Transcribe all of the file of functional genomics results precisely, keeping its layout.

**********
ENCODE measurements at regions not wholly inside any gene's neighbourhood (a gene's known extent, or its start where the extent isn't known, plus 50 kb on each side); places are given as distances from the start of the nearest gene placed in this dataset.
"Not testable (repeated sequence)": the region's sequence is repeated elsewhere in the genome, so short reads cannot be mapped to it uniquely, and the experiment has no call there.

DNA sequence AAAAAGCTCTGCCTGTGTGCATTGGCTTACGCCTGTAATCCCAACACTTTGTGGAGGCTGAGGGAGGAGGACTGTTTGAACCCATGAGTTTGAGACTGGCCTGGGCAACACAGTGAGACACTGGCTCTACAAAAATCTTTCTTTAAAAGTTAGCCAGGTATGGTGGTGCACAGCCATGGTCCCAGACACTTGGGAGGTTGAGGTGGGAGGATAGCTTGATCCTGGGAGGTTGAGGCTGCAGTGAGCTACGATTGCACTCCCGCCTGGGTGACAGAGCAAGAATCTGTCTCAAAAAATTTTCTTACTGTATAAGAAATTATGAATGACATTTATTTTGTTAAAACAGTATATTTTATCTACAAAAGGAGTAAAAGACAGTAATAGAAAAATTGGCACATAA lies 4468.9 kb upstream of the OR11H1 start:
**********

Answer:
ENCODE measurements at regions not wholly inside any gene's neighbourhood (a gene's known extent, or its start where the extent isn't known, plus 50 kb on each side); places are given as distances from the start of the nearest gene placed in this dataset.
"Not testable (repeated sequence)": the region's sequence is repeated elsewhere in the genome, so short reads cannot be mapped to it uniquely, and the experiment has no call there.

DNA sequence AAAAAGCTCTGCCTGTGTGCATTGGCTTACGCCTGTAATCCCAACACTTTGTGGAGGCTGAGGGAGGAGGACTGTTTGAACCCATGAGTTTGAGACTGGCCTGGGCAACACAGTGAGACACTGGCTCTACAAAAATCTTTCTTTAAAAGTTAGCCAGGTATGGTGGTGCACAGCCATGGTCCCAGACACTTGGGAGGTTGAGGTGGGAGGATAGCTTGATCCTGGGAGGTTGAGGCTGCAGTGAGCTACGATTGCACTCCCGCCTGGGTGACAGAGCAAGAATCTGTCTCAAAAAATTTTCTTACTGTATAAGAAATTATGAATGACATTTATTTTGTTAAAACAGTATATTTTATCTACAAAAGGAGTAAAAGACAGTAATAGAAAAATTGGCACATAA lies 4468.9 kb upstream of the OR11H1 start: